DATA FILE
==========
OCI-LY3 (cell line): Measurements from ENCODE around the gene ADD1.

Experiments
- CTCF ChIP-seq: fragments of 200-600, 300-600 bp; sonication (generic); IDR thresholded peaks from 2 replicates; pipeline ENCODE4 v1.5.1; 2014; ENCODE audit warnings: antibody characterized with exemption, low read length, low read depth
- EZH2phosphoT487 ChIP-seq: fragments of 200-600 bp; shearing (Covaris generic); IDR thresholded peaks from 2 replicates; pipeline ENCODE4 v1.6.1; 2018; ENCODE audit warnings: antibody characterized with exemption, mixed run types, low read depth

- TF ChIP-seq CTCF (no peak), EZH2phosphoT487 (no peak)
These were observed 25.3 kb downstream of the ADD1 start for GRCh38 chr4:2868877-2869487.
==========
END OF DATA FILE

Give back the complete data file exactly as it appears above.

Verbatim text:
OCI-LY3 (cell line): Measurements from ENCODE around the gene ADD1.

Experiments
- CTCF ChIP-seq: fragments of 200-600, 300-600 bp; sonication (generic); IDR thresholded peaks from 2 replicates; pipeline ENCODE4 v1.5.1; 2014; ENCODE audit warnings: antibody characterized with exemption, low read length, low read depth
- EZH2phosphoT487 ChIP-seq: fragments of 200-600 bp; shearing (Covaris generic); IDR thresholded peaks from 2 replicates; pipeline ENCODE4 v1.6.1; 2018; ENCODE audit warnings: antibody characterized with exemption, mixed run types, low read depth

- TF ChIP-seq CTCF (no peak), EZH2phosphoT487 (no peak)
These were observed 25.3 kb downstream of the ADD1 start for GRCh38 chr4:2868877-2869487.